Holy sh*t. I bought a house.
OK, it’s a condo. But it’s still a little nuts.
Two years ago, this wasn’t even a remote possibility. It wasn’t anywhere on my radar. But here we are. I own property.
Here’s something I hear a lot: “Wow! You bought a house? You’re such an adult!”
In reality, it was just an opportunity I was fortunate enough to stumble into.
Purchasing real estate is a really big decision – it was something I didn’t take lightly. There are a lot of factors at play, and if you’re in a busy market, you have to be calculated, strategic, and a bit lucky.
A quick FYI: I’m not a real estate mogul. Far from it. But it’s my hope that as a recent first time home buyer, my advice will be a little more relatable than so-called “experts” in the real estate industry. I’m just a guy who bought a house, and here’s what worked.
1. Get Out of Debt
If you still owe student or credit card debt, pay it down significantly before you consider buying. You want to be in a really good place financially before making such a big investment, and that means knowing a significant portion of the money you earn will be able to go towards the house. I was fortunate enough to graduate college with no debt, and the only student debt my fiance has is paid for by her graduate school (smarty pants).
I realize that debt is something that many people struggle with, especially those who weren’t born to upper class families or who have been negatively affected financially by a host of unfair political and socioeconomic reasons. I’m not saying that buying property is only for those without debt – it’s just going to make things a hell of a lot easier.
2. Pay For a Credit Score
It’s incredible that people will opt for a free credit score instead of paying $40 to get one from Experian (arguably the most important one because it’s always checked for major purchases). $40 in exchange for knowing if you’re qualified to buy a house is a no-brainer investment.
To be totally honest, I didn’t pay to check my credit, but my fiance did and had a ding on her report. Because she caught it, we were able to submit for reconsideration and remove the blemish. Phew.
If I could jump into a time machine and tell myself to do it, I would.
3. Read Up
Sign up for some email newsletters. If you’re serious about buying a home, it needs to be something you’re learning about on a regular basis. That means putting the learning opportunities in your inbox where you can’t miss them.
We all know the internet is 1% worthwhile reading and 99% garbage, so take everything you read with a grain of salt. Don’t believe anything until you’ve found multiple confirming sources.
But you have to start somewhere. Here are a few subscriptions that helped me get started.
- Fortune Builders (wealth building)
- The Simple Dollar (wealth building)
- Bigger Pockets (real estate investing)
Once you get an idea of the number of bedrooms and bathrooms you want, be sure to sign up for Zillow and Redfin as well so you can get email updates when listings in your preferred location(s) go live.
4. Invest With Someone
Find someone who you’ve known for while to invest with. You’ll be able to increase your buying power by combining your savings for a down payment. But because you’ll both own the property, be sure that person is someone you’ll still be friends with in 10 years.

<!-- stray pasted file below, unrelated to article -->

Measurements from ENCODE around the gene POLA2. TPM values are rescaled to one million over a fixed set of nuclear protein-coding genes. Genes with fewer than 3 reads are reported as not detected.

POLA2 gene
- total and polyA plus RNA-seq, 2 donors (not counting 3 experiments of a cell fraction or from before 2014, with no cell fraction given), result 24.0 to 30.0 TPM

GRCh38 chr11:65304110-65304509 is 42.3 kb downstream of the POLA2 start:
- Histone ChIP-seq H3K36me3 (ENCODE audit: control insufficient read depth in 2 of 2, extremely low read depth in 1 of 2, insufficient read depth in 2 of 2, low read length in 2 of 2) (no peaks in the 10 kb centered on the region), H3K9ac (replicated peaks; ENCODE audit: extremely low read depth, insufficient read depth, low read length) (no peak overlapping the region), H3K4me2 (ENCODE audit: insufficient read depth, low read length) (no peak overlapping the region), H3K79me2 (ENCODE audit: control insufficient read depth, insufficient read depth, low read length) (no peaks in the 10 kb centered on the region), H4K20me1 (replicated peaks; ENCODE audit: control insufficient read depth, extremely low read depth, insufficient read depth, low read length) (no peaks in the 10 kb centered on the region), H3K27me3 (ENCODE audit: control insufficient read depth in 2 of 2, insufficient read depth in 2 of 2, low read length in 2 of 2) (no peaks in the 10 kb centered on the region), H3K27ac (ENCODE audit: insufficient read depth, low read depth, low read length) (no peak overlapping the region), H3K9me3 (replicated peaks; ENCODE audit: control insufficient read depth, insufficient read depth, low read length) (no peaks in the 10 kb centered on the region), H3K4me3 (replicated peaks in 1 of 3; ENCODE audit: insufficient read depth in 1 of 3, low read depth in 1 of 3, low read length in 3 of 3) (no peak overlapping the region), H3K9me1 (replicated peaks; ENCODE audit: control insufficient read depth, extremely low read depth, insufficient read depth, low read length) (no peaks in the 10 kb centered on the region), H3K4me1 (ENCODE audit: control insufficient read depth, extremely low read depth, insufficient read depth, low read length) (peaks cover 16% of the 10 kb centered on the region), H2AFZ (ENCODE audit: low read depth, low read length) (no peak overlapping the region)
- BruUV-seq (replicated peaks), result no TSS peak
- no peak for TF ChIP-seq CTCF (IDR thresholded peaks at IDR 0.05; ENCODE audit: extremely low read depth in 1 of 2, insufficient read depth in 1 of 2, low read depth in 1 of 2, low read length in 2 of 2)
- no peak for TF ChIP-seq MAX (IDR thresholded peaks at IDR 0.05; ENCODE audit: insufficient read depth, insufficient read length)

If you go this route, be very thoughtful about exactly why you both want to buy and be sure your long-term goals for the purchase are the same. If you want to sell the house in 3 years when the market is up, you don’t want to co-own it with someone who wants to hold onto it.
5. Do The Open House Thing
Go look at some houses. It will give you a good idea of the space and overall feel that will bring you happiness. This is going to be the biggest investment you’ve ever made, so the decision is not one to make lightly – you’ll want to buy property that you’ll love every time you walk in the door.
Don’t settle. Period.
6. Get An Agent You Know Personally
This is probably more important than anything else I’ve said. Unless you’re experienced in real estate yourself, there’s only so much you can absorb before putting an offer down. Sometimes doing what’s in your best interests isn’t what’s in your agents best interest, so a pre-existing relationship and complete trust will be a big ally.
Our real estate agent was my fellow Haverford soccer alum (go Fords) and played kickball with my fiance in DC. He also passed the online background check with flying colors.
In the end, going with someone who really had our backs made the difference. Our guy helped us through everything from pre-approval to organizing our bank loan. The agent of the seller was someone they had no relationship with, and that gave us the upper hand when it came to contract negotiations.
7. Forget “Buying” – Think “Investing”
To me, my house is just a bank. Every month, I pay a mortgage, but it’s really just investing money into a “bank account” every month. I can’t take it out immediately, but if I need the funds within 3-6 months, I could have them.
Yes, the housing market could take a downturn, meaning I could lose value on the property. But I made it a point to purchased a home in an in-demand area.
Will it increase in value? Did we get to the moon using a slide rule?
Have people in debt bought the perfect home on their own without knowing their credit score, seeing a single open house, or doing any research with the help of a random agent?
Probably, but they’re the exceptions.
If you do decide to jump into it, give this another read and take your time to get every step right. Your result will be more powerful than the sum of each step it took to get there.